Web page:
Sports fans love a good comeback story, just ask the legions who are demanding that Pete Rose finally be considered for the Baseball Hall of Fame. Sometimes, though, that road back takes a little bit more than a promise to behave or to turn over a new leaf. The person has to actively rebuild their brand in the court of public opinion. Case in point, Ray Rice.
Most people, even those who don’t follow sports, have seen the security footage of Rice attacking his then-fianceé in an elevator, punching, kicking and, finally, dragging her semi-conscious form down the hall to their room. It’s pretty clear Rice doesn’t know he’s on camera. But he was, and, very soon, he was on everyone’s TV. Then he was off the team where he’d been part of a superstar lineup, the Baltimore Ravens.
That was some time ago, though, and Rice says he’s ready to move on, to become someone else in the hearts and minds of both football fans and the general public. Yes, what he did was wrong, Rice agrees. And, he wants to stand up and be counted among those who are trying to keep other men from doing the same thing.
Rice took his message to CBS This Morning, where he and his now-wife, Janay, talked about Rice’s determination to shed that abuser image and become, instead, a mentor for other men in similar situations. When shown the video of his assault, Rice was candid in his response:
“I hate that person. I hate him. Somewhere down the line everybody who’s sayin’, ‘Does he deserve a second chance for football?’ And this that and the other – I actually got my second chance…”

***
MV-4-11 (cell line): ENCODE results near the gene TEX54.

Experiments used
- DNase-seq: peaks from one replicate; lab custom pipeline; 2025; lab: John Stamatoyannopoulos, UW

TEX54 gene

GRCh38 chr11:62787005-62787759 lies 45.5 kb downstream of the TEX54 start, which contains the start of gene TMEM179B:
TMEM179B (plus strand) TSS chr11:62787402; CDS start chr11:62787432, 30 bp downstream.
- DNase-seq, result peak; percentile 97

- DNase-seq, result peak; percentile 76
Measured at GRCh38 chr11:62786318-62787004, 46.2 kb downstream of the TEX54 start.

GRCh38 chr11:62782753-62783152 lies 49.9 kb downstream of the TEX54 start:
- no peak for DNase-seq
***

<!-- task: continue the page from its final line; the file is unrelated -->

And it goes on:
In that, he was speaking of his marriage to Janay, who has repeatedly claimed this was the only time Rice had ever physically abused her. “I was there. I lived it… I don’t need to relive it over and over again…” she said to the host. Clearly, both he and she are ready to move on.
Some are accusing Rice of just trying to put on this front in an attempt to get back into football, an accusation he virulently opposes. “I don’t have to retire to tell you I’m done with football. The pressure I was under of being a star, that was the person I hated the most…”
Rice’s message, now, is that he’s a different person. One other players – and fans – can look up to, or contact when they need accountability. “One of the underlying issues for me was — I never wanted to ask for help. Football, for me, was my counseling. It was my therapy. It was my psychologist. It was everything… I would love to help anyone that’s willing to go the long haul.”
Rice’s message is one of redemption through prevention. He doesn’t need football to be fulfilled. He just wants to help others struggling with the same pressures. It’s a strong message of personal accountability and moving forward in a positive way. Rice was given a platform, challenged with uncomfortable accusations, and he made the most of it by staying cool, staying on message, and offering open arms.
Top Public Relations News:
Doron Ofir Casting Seeks Training Professionals For TV
Mobile Shopping Apps to Inherit the Future?
Market Research RFP Issued By Shared Path
Public Relations News Updates: Rubenstein PR, Omnicom PR Firms Down… and More?
Palmdale, California Issues Marketing RFP
Clyde Group: PR Company Profile
Happenings from Golin, APCO Worldwide, 42West & Bell Pottinger
10 HARO like Tools to Score Great Media Mentions for Your Business
SunLine Transit Agency Seeks Public Relations Firm
Leadership in ‘Hustle Culture’